Tag Archives: Alder Flats

Alder Flats, 27 Jul 2013

Kamen at Alder Flats:
“Four of us set out on a slightly overcast day to explore the approach to Golden Ears. The sun was out and shining when we hit the trail. Light conversation followed as we made good time hiking this fairly well-maintained and not-busy-at-all trail. Some of the bridges and boardwalks were in various states of disrepair which were easily circumvented due to the dry weather lately. We hiked 20 mins past Alder Flats until we got a viewpoint with a fantastic view of the Ears and surrounding mountains. We enjoyed the sun and views for awhile before heading back to the car and back to the big city.”

Golden Ears, 27 Jul 2013

Stacey A. atop Golden Ears:
“Mark, Mike, and Tanya joined me on an overnight hike to Golden Ears. The first part of the hike to Alder Flats was fairly straight forward with some elevation gain. After Alder Flats, you climb up an old logging road that now resembles more of a creek bed, due to the larger rocks, before the steeper hiking starts just after the stairs. The route is well marked with flagging, but we could see where people could get off the trail if not paying attention (per some of the Club Tread posts). The trail climbs consistently up until you hit Panorama Ridge, at times requiring a bit of acrobatics and fancy footwork with our big packs on! The Golden Ears website said the shelter was at the 9 km mark, but it was closer to the 11 km mark. A good part of the trail is in the trees which made for a nice break from the sun, but as you near the ridge, it becomes more exposed. There was no snow the entire way to the shelter/Panorama Ridge. Lots of snow & run off surrounding the shelter and up towards the summit, so lots of opportunity to get water (but you have to cross a bit of a slippery slope to get to the stream). There was no outhouse to be found at the shelter either. LOTS of biting black flies and mosquitoes the whole way up and at camp. That being said, if you are considering doing this as a two day trip, it is absolutely worth the effort to camp at the ridge!! For the hike to the summit, I believe there is a possibility to complete most of it without needing to get on the snow. The snow is fairly soft and quite slippery. Our crew had crampons and was able to hike straight up the snow to a bit of a saddle just before the final ascent (and we saw people doing it with nothing, although they seemed to be slipping a fair bit). There was a steeper scramble right before the summit. The route we took from the shelter took less than an hour to the summit.”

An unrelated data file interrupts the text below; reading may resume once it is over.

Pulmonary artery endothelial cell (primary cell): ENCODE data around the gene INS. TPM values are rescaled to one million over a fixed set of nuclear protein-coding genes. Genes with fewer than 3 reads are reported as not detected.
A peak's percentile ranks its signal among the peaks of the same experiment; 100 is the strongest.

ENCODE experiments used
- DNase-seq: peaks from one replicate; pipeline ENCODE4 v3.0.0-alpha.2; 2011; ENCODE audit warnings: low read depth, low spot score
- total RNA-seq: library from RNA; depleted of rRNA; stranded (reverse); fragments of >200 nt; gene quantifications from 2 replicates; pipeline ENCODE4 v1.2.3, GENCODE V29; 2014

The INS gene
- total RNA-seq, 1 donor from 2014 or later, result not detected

Golden Ears 19/09/09

Heather on Golden Ears:
“Bob, John, and Heather did a shorter overnight trip, leaving Saturday afternoon and hiking 5.5 km up to Alder flats to camp. From there, they left the tents Sunday morning and hiked to the peak of Golden Ears, enjoying blueberries and watching the clouds come and go. The peak was clear of clouds with partial views to Pitt Lake and some of the mountains to the north. However, other clouds obstructed Mt. Robie Reid and the Fraser Valley, so the views weren’t quite as stunning as they could be. Unfortunately, the trail was the most littered with garbage of any provincial park that I’ve been in. This included the emergency shelter being a complete mess, and random garbage and graffiti everywhere else. Too bad. Sunday’s total distance, 18.5 km, took us 11 hours with a few nice breaks. A bit of a slog as a hike… I have previously done it in one day by mountain biking 6 km up the east canyon trail, stashing the bikes, crossing the river, and bushwacking up to the main trail, and I think I prefer that strategy to the 24 km slog.”